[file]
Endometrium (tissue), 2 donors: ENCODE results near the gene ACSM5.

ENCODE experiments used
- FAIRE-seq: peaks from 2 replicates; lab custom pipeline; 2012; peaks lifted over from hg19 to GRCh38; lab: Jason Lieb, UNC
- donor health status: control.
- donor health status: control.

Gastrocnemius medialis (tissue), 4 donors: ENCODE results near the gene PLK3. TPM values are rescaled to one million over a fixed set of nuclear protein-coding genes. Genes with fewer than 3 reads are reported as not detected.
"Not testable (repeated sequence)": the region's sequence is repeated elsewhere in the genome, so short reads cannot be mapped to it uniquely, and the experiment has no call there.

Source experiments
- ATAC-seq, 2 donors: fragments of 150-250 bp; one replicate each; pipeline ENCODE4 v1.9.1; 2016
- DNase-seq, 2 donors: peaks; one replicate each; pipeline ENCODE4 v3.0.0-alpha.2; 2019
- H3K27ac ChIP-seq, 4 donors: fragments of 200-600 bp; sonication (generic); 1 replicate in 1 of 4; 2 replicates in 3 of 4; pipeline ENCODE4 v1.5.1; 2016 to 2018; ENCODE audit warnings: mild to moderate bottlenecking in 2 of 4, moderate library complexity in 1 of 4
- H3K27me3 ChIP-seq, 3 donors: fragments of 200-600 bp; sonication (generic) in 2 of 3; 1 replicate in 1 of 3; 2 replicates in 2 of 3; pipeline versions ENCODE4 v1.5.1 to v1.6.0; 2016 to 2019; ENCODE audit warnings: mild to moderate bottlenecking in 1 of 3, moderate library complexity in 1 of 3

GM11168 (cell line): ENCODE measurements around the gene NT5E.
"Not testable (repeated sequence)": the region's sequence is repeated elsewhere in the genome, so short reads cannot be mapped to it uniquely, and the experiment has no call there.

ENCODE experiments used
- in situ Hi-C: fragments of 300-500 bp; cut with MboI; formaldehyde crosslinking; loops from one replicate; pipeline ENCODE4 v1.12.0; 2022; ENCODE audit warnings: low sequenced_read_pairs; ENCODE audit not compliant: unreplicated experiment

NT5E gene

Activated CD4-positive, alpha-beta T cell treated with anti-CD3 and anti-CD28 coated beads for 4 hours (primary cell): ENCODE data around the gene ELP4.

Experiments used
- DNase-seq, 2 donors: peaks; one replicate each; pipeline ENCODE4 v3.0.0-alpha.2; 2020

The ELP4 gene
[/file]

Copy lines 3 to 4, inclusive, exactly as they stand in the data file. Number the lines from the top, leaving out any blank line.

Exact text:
- FAIRE-seq: peaks from 2 replicates; lab custom pipeline; 2012; peaks lifted over from hg19 to GRCh38; lab: Jason Lieb, UNC
- donor health status: control.